Hitler's food taster tells of poisoning fears

http://news.yahoo.com/hitlers-food-taster-tells-poisoning-fears-150032362.html

I never thought about Hitler having a food taster. He was highly paranoid about being poisoned, it turns out. It turns out that he had 15 young women who tasted his food for him.

Margot Woelk was the only one of the 15 girls to survive the fall of Hitler's "Wolf's Lair" when the Russians stormed it. The other girls were shot. Woelk was later captured and raped for 2 weeks, though. This resulted in her being unable to have children.

I knew about the bombing attempt on Hitler's life, of course. I hadn't known that 5,000 people were executed as a result of it.

This is one of the few Yahoo News stories where the "paid to post" Right crowd aren't flooding the comments sections. I only glanced at them but there are surprisingly civil and thoughtful comments down there.

Thoughts? What other nuggets of historical information have you run across concerning WW II?

While it's not a specific story, multiple accounts of Japanese naval movements and tactics suggest that the allied victory in the Pacific was much more based on luck than tactics.

There was a recalled Japanese carrier en route to the Panama canal which would have crippled supply routes already weakened by the Japanese offensive on the other side of the Pacific.

The Pearl Harbor attack was successful, but the main aim of it was to destroy the carriers that were out of the dock at the time (the source of many conspiracy theorists at the time). Had the carriers been attacked and crippled, the US would have likely not had the attack strength to push all the way to Japan.

Then there's the war in Europe. Had Hitler simply fought either the western powers or the Soviet Union singularly, he likely would have won over one, after which he could have saved his strength, rebuild his forces, and push on the other. "General Winter" (the cold Russian winter that has crippled almost every invasion into Russia) alone would have decimated German forces, but it is not clear that it would have assured Russian victory over the Germans. The two theaters divided his forces and gave him two losses.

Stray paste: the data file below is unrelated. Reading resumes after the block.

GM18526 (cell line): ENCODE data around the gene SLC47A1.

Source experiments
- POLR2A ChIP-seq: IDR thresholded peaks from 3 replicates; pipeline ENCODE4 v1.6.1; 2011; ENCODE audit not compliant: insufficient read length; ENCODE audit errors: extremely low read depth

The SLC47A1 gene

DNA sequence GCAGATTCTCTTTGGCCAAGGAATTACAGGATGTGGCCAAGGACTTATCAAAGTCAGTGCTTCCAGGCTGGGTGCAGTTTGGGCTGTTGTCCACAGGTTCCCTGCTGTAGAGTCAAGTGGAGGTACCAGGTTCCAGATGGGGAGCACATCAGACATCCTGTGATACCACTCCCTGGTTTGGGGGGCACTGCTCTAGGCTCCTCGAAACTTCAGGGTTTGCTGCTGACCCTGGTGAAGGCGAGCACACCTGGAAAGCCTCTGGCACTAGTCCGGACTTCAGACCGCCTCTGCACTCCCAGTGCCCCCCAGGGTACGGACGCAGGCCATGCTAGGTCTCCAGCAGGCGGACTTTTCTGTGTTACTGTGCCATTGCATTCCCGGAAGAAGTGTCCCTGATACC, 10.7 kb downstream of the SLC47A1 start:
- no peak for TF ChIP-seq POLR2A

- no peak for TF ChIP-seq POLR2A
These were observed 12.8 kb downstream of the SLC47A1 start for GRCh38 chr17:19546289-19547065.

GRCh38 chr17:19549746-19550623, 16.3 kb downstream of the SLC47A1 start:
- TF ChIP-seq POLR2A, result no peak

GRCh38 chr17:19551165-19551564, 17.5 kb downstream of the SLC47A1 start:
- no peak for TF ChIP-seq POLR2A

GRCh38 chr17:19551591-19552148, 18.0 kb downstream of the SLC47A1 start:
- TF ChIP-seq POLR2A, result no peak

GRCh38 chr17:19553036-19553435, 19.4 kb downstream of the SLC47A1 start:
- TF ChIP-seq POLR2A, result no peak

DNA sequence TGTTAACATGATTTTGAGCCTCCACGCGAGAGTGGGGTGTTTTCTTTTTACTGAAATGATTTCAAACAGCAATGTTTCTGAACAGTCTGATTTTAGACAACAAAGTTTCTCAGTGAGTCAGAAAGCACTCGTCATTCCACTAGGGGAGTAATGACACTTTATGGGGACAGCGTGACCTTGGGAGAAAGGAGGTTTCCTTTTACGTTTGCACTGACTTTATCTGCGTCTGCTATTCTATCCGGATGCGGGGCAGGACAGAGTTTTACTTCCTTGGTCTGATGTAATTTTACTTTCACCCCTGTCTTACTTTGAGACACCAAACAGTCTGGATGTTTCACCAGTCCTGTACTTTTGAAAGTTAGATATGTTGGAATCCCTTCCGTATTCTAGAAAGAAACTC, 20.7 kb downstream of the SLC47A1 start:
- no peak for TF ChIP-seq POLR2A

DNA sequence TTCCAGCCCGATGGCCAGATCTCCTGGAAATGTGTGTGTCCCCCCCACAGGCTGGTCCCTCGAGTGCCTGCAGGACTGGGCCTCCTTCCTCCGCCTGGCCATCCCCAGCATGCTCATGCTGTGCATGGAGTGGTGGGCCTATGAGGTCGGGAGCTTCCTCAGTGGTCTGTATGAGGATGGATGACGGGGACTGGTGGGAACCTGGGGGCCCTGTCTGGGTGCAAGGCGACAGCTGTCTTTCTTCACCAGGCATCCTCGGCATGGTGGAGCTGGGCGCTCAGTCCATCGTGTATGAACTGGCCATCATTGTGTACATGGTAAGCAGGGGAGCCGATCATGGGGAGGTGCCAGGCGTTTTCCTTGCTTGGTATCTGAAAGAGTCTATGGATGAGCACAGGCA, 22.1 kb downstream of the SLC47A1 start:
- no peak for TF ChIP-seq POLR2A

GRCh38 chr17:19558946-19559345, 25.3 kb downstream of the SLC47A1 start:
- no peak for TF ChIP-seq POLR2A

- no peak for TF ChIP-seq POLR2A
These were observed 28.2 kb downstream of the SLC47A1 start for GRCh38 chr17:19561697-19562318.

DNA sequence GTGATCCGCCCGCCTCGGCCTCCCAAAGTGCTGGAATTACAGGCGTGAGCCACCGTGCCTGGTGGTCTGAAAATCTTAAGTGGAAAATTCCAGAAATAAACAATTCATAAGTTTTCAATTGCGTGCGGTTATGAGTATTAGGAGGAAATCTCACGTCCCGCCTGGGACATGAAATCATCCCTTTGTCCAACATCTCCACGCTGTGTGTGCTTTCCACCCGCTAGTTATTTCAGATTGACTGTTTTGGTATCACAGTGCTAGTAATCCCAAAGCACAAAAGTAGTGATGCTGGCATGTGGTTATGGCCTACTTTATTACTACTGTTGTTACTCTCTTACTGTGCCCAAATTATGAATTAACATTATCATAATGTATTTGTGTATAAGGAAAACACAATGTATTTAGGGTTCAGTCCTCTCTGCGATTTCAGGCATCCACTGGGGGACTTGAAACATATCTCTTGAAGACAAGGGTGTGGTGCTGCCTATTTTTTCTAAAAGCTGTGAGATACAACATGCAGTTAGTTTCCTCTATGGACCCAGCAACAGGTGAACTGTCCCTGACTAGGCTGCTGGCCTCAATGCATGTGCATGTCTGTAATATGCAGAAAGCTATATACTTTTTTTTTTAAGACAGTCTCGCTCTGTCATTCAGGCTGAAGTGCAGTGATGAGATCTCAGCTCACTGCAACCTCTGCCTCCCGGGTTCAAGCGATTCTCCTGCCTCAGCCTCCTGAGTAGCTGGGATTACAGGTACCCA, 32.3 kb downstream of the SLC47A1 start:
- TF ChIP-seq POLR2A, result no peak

The Gentleman:
While it's not a specific story, multiple accounts of Japanese naval movements and tactics suggest that the allied victory in the Pacific was much more based on luck than tactics.

There was a recalled Japanese carrier en route to the Panama canal which would have crippled supply routes already weakened by the Japanese offensive on the other side of the Pacific.

The Pearl Harbor attack was successful, but the main aim of it was to destroy the carriers that were out of the dock at the time (the source of many conspiracy theorists at the time). Had the carriers been attacked and crippled, the US would have likely not had the attack strength to push all the way to Japan.

Not immediately, no, but the US had a massive industrial capability, long before Japan. Japan could never hope to defeat the US. The war could have been longer and bloodier, but their defeat was not in question, especially once fission devices were built.

The Gentleman:
Then there's the war in Europe. Had Hitler simply fought either the western powers or the Soviet Union singularly, he likely would have won over one, after which he could have saved his strength, rebuild his forces, and push on the other. "General Winter" (the cold Russian winter that has crippled almost every invasion into Russia) alone would have decimated German forces, but it is not clear that it would have assured Russian victory over the Germans. The two theaters divided his forces and gave him two losses.